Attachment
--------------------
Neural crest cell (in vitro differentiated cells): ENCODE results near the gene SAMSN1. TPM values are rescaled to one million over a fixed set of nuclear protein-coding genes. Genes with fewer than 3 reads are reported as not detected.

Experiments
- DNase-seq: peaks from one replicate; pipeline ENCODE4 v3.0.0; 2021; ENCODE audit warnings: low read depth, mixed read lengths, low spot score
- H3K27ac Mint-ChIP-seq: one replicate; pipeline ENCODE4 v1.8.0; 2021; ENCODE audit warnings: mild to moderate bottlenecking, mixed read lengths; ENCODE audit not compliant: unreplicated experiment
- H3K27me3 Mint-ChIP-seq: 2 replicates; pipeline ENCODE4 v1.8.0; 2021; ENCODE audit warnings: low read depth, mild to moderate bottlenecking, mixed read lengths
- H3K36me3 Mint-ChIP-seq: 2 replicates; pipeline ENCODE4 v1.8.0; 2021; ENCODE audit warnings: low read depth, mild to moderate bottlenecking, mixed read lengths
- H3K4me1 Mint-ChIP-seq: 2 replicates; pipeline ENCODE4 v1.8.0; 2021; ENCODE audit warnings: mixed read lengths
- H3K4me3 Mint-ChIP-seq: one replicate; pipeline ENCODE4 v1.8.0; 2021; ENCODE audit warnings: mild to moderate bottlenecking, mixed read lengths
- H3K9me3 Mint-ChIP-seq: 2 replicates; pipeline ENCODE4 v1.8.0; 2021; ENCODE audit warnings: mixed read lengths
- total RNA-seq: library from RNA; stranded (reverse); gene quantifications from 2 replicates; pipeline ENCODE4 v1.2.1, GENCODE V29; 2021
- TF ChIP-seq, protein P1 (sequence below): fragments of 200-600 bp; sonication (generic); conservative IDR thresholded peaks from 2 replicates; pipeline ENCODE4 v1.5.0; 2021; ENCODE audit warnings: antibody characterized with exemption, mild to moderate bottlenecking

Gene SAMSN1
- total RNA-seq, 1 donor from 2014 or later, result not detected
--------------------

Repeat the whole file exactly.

Neural crest cell (in vitro differentiated cells): ENCODE results near the gene SAMSN1. TPM values are rescaled to one million over a fixed set of nuclear protein-coding genes. Genes with fewer than 3 reads are reported as not detected.

Experiments
- DNase-seq: peaks from one replicate; pipeline ENCODE4 v3.0.0; 2021; ENCODE audit warnings: low read depth, mixed read lengths, low spot score
- H3K27ac Mint-ChIP-seq: one replicate; pipeline ENCODE4 v1.8.0; 2021; ENCODE audit warnings: mild to moderate bottlenecking, mixed read lengths; ENCODE audit not compliant: unreplicated experiment
- H3K27me3 Mint-ChIP-seq: 2 replicates; pipeline ENCODE4 v1.8.0; 2021; ENCODE audit warnings: low read depth, mild to moderate bottlenecking, mixed read lengths
- H3K36me3 Mint-ChIP-seq: 2 replicates; pipeline ENCODE4 v1.8.0; 2021; ENCODE audit warnings: low read depth, mild to moderate bottlenecking, mixed read lengths
- H3K4me1 Mint-ChIP-seq: 2 replicates; pipeline ENCODE4 v1.8.0; 2021; ENCODE audit warnings: mixed read lengths
- H3K4me3 Mint-ChIP-seq: one replicate; pipeline ENCODE4 v1.8.0; 2021; ENCODE audit warnings: mild to moderate bottlenecking, mixed read lengths
- H3K9me3 Mint-ChIP-seq: 2 replicates; pipeline ENCODE4 v1.8.0; 2021; ENCODE audit warnings: mixed read lengths
- total RNA-seq: library from RNA; stranded (reverse); gene quantifications from 2 replicates; pipeline ENCODE4 v1.2.1, GENCODE V29; 2021
- TF ChIP-seq, protein P1 (sequence below): fragments of 200-600 bp; sonication (generic); conservative IDR thresholded peaks from 2 replicates; pipeline ENCODE4 v1.5.0; 2021; ENCODE audit warnings: antibody characterized with exemption, mild to moderate bottlenecking

Gene SAMSN1
- total RNA-seq, 1 donor from 2014 or later, result not detected